Department of Agronomy and Horticulture assistant professors Andrea Basche and Dirac Twidwell were recently included in the 2018 issue of Strategic Discussions for Nebraska. Titled “Science Literacy: Using Research-Based Facts To Make Real-World Decisions,” the publication highlights University of Nebraska–Lincoln scientists who use the best-available, data-driven technologies in their research.
Science literacy is a key initiative of the Institute of Agriculture and Natural Resources according to Michael Boehm, Vice President for Agriculture and Natural Resources at the University of Nebraska and Harlan Vice Chancellor for IANR. He also states that as the next generation of leaders is entering the educational pipeline, it’s important to have an emphasis on science, technology, engineering and mathematics (STEM) to solve the grand challenge of feeding 9 billion people by 2050.
Basche received her doctorate in crop production and sustainable agriculture. Her goal, she said, is to get students to see the bigger picture and be interested in not just the production side of agriculture, but also the environmental sustainability and the communication sides.
She wants to challenge her undergraduate students to understand the role of policy in the agriculture that helps to feed the world. Bashe said policy affects everything and science supports the policies that promote conservation of water, soil and other natural resources.
“Policy matters because all the rules govern what we do,” Basche explained. She looks for ways to better use science to support policies and programs related to agriculture, the environment and sustainability. She works with her agronomy students to be sure they can communicate their own science. “Science communication is important because people are more likely to appreciate scientific research if they see the value it has in their own lives,” Basche said.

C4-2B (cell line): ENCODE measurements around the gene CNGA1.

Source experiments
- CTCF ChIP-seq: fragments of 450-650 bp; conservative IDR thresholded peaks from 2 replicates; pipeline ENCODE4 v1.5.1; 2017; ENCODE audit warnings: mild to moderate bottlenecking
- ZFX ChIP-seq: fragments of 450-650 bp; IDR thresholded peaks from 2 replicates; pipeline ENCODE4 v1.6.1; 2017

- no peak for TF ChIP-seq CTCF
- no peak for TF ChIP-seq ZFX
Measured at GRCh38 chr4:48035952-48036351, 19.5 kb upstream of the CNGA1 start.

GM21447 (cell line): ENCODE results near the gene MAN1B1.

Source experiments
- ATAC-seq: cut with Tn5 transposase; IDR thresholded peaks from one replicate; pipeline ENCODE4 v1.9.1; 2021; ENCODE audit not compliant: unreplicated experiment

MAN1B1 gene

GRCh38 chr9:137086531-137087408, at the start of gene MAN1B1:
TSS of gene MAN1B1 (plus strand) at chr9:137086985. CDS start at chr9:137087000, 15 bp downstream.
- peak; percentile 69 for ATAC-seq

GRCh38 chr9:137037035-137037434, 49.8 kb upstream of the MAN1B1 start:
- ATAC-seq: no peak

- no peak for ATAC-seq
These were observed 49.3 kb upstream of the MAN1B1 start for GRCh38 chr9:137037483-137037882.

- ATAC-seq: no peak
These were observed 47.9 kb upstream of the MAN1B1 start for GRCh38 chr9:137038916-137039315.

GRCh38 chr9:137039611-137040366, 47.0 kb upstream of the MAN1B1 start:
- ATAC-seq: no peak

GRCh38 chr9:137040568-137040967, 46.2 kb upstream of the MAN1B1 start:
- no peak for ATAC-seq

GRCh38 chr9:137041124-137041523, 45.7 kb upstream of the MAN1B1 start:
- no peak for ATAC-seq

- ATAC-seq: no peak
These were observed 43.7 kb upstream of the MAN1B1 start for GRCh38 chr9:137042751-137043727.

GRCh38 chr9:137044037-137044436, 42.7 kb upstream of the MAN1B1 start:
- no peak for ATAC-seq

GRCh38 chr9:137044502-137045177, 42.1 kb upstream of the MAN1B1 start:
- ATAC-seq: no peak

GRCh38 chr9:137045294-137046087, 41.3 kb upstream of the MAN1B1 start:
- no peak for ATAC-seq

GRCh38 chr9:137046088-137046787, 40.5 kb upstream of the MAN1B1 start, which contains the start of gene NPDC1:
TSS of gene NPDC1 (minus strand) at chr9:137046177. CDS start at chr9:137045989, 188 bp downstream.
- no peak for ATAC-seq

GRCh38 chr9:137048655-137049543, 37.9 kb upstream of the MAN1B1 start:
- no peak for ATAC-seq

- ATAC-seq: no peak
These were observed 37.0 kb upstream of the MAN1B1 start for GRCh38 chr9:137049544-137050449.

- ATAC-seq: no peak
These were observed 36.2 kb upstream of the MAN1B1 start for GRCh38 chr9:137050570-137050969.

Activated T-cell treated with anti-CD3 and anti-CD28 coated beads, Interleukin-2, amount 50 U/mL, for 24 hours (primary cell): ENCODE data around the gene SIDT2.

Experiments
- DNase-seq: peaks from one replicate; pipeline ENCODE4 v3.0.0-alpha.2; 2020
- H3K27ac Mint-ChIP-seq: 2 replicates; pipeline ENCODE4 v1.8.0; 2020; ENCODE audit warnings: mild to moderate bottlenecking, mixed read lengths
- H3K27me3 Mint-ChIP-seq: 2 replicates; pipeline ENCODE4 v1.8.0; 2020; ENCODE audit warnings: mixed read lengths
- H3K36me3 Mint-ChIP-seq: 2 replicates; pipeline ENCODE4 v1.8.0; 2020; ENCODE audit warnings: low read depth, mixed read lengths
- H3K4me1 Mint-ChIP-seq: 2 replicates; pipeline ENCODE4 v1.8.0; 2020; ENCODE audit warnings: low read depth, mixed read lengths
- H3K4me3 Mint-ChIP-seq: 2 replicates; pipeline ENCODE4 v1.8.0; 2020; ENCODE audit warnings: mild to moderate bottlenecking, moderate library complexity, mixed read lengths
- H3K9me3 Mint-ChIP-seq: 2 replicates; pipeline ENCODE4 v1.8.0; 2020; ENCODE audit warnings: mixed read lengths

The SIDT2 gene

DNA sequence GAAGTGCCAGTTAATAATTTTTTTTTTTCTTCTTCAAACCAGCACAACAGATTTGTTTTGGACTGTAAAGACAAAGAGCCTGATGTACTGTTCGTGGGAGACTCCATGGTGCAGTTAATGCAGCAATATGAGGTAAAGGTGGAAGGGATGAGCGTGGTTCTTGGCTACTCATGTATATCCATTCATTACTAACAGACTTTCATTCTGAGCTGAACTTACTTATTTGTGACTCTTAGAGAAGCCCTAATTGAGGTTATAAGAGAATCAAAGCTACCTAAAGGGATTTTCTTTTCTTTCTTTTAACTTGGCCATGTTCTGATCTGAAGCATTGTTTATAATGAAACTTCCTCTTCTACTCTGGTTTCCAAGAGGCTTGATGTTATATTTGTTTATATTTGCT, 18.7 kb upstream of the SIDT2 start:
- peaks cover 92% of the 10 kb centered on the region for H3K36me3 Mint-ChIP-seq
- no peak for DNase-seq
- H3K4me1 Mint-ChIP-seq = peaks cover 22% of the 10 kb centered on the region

Basche’s full interview is at https://sdn.unl.edu/article/tomorrows-scientists.
Rangeland ecologist Twidwell has studied juniper invasions across states in the Great Plains for more than a decade. Research shows that the Eastern redcedar poses one of the greatest risks to the sustainability of grasslands and is causing a broad-scale loss of grasslands in Nebraska.
Through his research, Twidwell discovered that one issue surrounding the Eastern redcedar invasion is the lack of prevention efforts and how this is tied to Nebraska’s culture of tree planting. Planting trees in grasslands is a generational and cultural identity and has been a common practice since settling began in the Great Plains.
According to Twidwell, a change in culture needs to occur in regard to these trees. “Nebraskans’ awareness of the Eastern redcedar invasion across the state must increase to move toward prevention and we must recognize that the planting of certain species in certain locations is contributing to the loss or resilience of key natural resources in the state,” he said.
Twidwell’s full interview is at https://sdn.unl.edu/article/questioning-culture-planting-invasive-tree.
Students majoring in Agricultural and Environmental Sciences Communication interviewed the scientists and created the stories for SDN.